In the Photo2Fuel project, a hybrid reactor will be built and tested to obtain two main products: biomethane and acetic acid. For the production of biomethane, the methanosarcina barkeri archaea are used, while, for the production of acetic acid, the bacteria moorella thermoacetica is employed. The TZE University is in charge of finding the most suitable bacteria for the purposes of the Photo2Fuel project. Bacteria are then mixed with biopolymers and CO2, after being chemically optimised and characterised. The biopolymers, or polymer dots, are the speciality of the University of Uppsala and ICCAS University in China research teams involved in Photo2Fuel. The hybrid system is placed into a photo-micro reactor running only with sunlight. Thanks to the reactor designed by the University of Amsterdam, the system will be able to run even at night and under variant solar irradiance, in case of cloudy skies, converting solar energy into a narrow and steady spectral distribution. While other solar photoreactors were designed to filter the solar spectrum and concentrate only the portion of radiation needed by the reaction, the luminescent solar concentrator photo-microreactor developed by the University of Amsterdam is the only reactor design that actively down-converts high-energy UV photons to longer wavelengths, the ones needed to mimic natural photosynthesis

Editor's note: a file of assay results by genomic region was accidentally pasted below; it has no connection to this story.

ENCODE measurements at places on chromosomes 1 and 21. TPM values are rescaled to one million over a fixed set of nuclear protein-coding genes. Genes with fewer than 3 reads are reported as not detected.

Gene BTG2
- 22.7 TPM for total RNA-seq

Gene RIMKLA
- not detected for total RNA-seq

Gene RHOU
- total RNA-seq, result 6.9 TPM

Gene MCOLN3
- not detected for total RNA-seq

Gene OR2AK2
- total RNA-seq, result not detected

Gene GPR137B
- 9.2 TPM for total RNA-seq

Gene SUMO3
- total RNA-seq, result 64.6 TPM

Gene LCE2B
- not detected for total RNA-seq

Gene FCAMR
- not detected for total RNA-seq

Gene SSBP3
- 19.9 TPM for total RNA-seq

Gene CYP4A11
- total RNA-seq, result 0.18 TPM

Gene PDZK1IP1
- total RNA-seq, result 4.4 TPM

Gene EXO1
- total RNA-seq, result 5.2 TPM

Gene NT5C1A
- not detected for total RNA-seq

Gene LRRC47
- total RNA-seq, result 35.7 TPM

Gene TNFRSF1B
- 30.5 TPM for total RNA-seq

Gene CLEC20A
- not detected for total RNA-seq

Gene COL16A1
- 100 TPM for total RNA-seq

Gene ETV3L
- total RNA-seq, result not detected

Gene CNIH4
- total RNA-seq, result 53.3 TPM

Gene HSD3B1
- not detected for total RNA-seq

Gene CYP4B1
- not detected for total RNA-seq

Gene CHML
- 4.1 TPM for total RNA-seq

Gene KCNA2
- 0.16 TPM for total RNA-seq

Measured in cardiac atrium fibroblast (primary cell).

Overall, these research areas represent promising avenues for advancing renewable energy technologies and addressing climate change by utilizing solar energy to produce sustainable fuels and reduce carbon emissions. However, specific advancements and the current state of research in these areas would require referring to the latest scientific literature and developments in the field.



[1] Ball, P. 1999 Reinventing the leaf. Nature News 1999; http://www.nature.com/news/1999/991004/full/news991007-3.html

[2] Purchase, R.; Vriend, H.; de Groot, H.; Harmsen, P.F.H.; Bos, H.L. 2015. Artificial photosynthesis: for the conversion of sunlight to fuel. Leiden University (Groene grondstoffen ). Research report. https://edepot.wur.nl/353079

[3] Xin Fang, Shafeer Kalathil, and Erwin Reisner, ‘Semi-Biological Approaches to Solar-to-Chemical Conversion’, Chemical Society Reviews, 49.14 (2020), 4926–52. https://doi.org/10.1039/c9cs00496c 

Votes /5 of 0.